The first step in the publishing process is catching the interest of a book agent and the book publishing company. Your goal is to make them want to publish your book. You accomplish this with your book proposal
Your book proposal should identify what your book is about, how long it is, its target audience, who you are (credibility), etc. Your successful book proposal should contain 8 essential elements.
Once you have invested time (and maybe resources) in writing the nonfiction book you’ve always wanted to write, it’s time to take steps toward publishing your book. The first step in catching the interest of a book agent and the book publishing company is to make them want to publish your book.
You can accomplish this with your book proposal. You want to make it easy for your book editor to identify, in a glance, what your book is about, how long it is, its target audience, who you are (credibility), etc. Your successful book proposal should contain the following elements:
1. Title Page
This is your cover sheet. The book's title and the name of the author are centered in the middle of the page. In the upper left corner, type Book Proposal. In the bottom right, type your name, address and phone number (or, if you have one, your book agent's).
Summarize what your nonfiction book is about: the topic, who will read it, why it’s important or interesting to your intended audience, and what makes your book different from others in the field.
Specify approximate word length, the number of chapters, types of illustrations or graphics to be included and any unique organizational schemes or formats (for example, is your book divided into major sections or do you use sidebars?)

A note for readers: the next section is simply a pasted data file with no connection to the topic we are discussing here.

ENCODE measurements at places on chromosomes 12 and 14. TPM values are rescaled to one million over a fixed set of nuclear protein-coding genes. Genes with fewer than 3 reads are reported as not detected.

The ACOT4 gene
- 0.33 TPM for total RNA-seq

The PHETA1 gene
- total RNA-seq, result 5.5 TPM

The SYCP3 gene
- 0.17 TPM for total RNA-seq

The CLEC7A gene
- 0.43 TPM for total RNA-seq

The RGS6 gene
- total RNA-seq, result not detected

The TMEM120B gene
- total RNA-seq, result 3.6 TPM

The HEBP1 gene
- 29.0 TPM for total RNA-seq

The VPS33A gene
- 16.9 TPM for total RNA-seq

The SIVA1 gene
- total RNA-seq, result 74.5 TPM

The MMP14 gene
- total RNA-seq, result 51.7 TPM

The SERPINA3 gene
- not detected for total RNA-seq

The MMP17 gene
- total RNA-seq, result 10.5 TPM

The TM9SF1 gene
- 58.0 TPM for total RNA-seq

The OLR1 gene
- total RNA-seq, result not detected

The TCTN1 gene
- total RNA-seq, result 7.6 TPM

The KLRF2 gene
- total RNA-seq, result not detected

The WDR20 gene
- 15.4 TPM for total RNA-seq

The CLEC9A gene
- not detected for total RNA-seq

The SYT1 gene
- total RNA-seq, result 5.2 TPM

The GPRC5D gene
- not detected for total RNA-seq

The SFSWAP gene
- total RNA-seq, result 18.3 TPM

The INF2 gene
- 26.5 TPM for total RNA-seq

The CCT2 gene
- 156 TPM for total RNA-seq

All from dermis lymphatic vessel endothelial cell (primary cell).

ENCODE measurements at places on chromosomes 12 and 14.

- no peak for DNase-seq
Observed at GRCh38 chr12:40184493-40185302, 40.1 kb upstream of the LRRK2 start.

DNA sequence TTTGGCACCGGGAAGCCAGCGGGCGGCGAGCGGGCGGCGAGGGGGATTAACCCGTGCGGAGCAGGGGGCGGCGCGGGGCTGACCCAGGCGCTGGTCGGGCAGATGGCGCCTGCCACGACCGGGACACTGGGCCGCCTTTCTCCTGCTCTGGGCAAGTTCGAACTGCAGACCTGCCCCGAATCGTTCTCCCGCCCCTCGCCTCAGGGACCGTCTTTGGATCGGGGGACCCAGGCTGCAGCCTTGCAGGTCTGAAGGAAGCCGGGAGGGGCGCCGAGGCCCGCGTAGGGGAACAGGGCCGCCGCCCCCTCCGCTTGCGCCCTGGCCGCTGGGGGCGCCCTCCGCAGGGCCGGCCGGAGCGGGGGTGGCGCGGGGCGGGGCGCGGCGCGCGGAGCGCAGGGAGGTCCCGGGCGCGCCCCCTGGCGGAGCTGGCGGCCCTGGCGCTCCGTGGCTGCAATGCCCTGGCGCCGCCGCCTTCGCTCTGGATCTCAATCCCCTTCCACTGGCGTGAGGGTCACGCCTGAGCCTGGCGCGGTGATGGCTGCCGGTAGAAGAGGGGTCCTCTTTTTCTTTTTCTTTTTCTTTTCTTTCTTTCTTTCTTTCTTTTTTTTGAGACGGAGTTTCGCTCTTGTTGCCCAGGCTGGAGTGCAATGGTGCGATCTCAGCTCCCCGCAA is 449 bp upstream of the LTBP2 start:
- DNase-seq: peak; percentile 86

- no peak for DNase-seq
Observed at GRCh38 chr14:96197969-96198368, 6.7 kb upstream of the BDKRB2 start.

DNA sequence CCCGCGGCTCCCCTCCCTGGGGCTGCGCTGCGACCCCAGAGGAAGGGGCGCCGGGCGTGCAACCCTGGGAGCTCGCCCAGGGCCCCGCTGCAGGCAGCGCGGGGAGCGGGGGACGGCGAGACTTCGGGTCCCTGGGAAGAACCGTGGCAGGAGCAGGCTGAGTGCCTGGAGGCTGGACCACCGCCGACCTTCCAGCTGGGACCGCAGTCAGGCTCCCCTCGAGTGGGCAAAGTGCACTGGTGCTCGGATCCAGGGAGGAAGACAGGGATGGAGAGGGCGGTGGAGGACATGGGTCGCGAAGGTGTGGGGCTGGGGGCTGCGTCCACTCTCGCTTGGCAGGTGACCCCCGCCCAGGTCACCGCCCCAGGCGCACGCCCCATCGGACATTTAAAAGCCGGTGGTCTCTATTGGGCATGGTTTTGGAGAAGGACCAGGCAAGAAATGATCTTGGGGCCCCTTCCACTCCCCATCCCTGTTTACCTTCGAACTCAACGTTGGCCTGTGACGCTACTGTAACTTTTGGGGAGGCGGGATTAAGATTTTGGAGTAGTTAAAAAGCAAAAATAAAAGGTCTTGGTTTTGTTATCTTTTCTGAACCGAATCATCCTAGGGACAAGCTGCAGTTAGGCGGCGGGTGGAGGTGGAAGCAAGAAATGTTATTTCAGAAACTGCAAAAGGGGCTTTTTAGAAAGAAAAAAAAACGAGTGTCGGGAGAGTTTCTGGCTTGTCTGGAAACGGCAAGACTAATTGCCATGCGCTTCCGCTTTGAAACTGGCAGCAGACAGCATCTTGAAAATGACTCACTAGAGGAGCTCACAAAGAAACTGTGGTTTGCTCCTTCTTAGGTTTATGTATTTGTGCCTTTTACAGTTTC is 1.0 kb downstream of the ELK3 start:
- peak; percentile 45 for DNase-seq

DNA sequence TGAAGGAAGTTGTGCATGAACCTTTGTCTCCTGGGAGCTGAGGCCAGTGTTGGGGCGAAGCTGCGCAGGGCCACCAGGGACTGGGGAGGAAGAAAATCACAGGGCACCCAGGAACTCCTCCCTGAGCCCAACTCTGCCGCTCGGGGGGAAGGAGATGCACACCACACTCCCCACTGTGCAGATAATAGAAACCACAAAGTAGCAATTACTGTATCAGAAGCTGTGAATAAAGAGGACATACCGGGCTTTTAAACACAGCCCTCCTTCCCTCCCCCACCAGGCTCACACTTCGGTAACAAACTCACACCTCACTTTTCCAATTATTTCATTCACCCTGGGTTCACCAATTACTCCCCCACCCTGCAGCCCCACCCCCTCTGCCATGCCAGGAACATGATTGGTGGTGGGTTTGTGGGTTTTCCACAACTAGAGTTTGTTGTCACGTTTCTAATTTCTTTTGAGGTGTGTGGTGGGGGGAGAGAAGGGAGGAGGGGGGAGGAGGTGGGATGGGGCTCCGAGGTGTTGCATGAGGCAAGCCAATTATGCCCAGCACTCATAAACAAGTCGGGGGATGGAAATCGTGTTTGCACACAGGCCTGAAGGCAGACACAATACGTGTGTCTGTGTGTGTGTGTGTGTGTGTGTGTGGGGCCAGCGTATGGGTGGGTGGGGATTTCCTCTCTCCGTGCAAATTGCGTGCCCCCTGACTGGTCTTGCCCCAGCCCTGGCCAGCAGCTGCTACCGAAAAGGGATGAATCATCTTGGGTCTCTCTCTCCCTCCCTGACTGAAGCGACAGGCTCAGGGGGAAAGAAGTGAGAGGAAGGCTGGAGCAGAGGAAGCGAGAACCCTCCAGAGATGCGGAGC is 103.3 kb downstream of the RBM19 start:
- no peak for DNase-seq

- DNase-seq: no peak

Tell the editor who will buy your book, how many of these people exist, and why they need it or will want to read it. Use statistics to dramatize the size of the market. For example, if your book is about infertility, mention that one in six couples in the US is infertile.
5. Book Promotion
Is your nonfiction book a natural for talk radio or Oprah (be realistic)? Can it be promoted through seminars or speeches to associations and clubs? Give the publishing agent some of your ideas on how the book can be marketed. (Note: Phrase these as suggestions, not demands. The publisher will be interested in your ideas but probably won't use most of them.)
Here you list books that compare with yours. Include the title, author, publishing agent, year of publication, number of pages, price, and format (hardcover, trade paperback edition or mass market paperback). Describe each book briefly, pointing out weaknesses and areas in which your book is different and superior.
7. Author's Bio
A brief biography listing your writing credentials (books and articles published), qualifications to write about the book's topic (for instance, for a book on popular psychology, it helps if you're a therapist), and your media experience (previous appearances on TV and radio).
8. Table of Contents/Outlines
A chapter-by-chapter outlines showing the contents of your proposed nonfiction book. Many editors tell me that a detailed, well thought-out table of contents in a proposal helps sway them in favor of a book.
Although a solid idea and an excellent book proposal which include all 8 essential elements do not assure the success of the book or even that the book publishing company will accept it, they no doubt increases the probability of getting a book published. If either the idea or the book proposal is weak, the chances of the book sale are slim to none.
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About The Author:
Bob Bly is a freelance copywriter and a marketing consultant with 3 decades of experience in business-to-business, high-tech and direct marketing services. He is the author of more than 70 books, including The Complete Idiot's Guide To Direct Marketing (Alpha Books) and The Copywriter's Handbook (Henry Holt & Co). His articles have appeared in numerous publications such as DM News, Writer's Digest, Amtrak Express, Cosmopolitan, Inside Direct Mail and Bits & Pieces for Salespeople.